“In Plane View: Abstractions of Flight,”
a new exhibition at the Smithsonian National Air and Space Museum that opened March 21, is a collection of 56 large-format photographs by Carolyn Russo that will toy with your perceptions. These hyper close-ups of aerial icons focus on parts rather than the whole aircraft—reminiscent of O’Keefe’s flowers, Warhol’s soup cans and a Technicolor movie musical.
The images are strikingly bizarre with exceptionally vivid colors, providing an open buffet of eye candy that is a sensory experience that cannot be had by looking at aircraft strung from the ceiling. (Above: these are the grooves within the exhaust cone of the North American X-15. The pattern of light and dark streaks were etched into the exhaust cone by the extremely hot gas expelled through it.)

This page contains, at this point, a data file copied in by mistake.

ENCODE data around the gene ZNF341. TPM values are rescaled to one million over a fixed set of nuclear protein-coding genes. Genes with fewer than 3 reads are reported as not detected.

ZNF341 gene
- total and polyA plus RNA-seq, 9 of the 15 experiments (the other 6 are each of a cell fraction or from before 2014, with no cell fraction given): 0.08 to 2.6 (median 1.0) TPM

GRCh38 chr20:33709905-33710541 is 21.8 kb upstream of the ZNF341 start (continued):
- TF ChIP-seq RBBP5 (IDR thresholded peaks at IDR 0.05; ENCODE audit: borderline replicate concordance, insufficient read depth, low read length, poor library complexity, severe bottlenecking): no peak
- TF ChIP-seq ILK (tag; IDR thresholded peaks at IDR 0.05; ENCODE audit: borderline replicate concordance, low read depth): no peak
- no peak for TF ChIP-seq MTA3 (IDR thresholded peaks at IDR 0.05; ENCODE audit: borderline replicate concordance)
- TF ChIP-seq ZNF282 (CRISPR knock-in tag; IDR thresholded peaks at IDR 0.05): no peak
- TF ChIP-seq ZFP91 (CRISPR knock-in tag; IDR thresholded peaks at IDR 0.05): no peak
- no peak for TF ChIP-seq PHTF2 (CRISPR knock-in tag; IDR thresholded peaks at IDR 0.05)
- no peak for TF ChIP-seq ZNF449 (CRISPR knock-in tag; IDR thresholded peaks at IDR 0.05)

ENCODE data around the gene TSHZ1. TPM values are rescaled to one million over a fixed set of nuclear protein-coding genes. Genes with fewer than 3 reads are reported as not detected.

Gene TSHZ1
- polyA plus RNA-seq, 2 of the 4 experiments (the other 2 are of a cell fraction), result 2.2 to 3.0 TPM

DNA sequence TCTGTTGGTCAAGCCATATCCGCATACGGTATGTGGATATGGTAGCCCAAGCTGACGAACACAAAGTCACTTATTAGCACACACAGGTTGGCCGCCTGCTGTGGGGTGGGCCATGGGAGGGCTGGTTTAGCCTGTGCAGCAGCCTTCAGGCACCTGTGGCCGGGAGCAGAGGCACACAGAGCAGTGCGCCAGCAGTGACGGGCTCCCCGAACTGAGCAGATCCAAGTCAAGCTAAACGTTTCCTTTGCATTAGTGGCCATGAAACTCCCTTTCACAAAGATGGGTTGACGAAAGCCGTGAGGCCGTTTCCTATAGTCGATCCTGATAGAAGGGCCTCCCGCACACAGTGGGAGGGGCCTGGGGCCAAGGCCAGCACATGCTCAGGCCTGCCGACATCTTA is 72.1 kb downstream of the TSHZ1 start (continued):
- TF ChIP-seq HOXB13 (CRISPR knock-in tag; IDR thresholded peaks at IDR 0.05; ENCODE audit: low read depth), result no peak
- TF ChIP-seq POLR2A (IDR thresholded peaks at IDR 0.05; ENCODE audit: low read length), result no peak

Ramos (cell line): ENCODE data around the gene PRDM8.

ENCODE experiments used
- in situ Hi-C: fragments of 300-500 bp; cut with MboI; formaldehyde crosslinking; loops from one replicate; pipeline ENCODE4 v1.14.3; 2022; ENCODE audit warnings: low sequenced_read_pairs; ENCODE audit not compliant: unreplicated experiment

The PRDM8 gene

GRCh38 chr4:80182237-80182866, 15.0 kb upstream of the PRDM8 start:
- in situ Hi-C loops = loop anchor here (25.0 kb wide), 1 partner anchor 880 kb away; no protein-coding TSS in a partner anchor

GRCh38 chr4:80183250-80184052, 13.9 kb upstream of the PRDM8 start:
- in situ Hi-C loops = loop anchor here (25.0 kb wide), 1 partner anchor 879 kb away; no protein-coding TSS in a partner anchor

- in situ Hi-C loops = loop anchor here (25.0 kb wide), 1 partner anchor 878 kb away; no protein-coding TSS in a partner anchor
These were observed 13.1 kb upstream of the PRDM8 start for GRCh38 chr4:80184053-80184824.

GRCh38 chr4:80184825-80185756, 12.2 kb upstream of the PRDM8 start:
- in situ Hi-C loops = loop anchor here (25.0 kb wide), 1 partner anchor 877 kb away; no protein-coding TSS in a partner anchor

Russo has been a photographer at the
Air and Space Museum
since 1988 and began working on the project in 2004, armed with her handheld Hasselblad and a background in portrait photography. The aim was to divine the persona of each aircraft, accentuating qualities that the average tourist would not think to uncover.
“We live with these planes,” Russo said of her subjects. “I see them every day. They become beings.”
“In Plane View” can be found on the ground floor of the Smithsonian National Air and Space Museum until January 2, 2009, and a
book of Russo’s work
is available from powerHouse books.
(Photo by Carolyn Russo/NASM, National Air and Space Museum, Smithsonian Institution)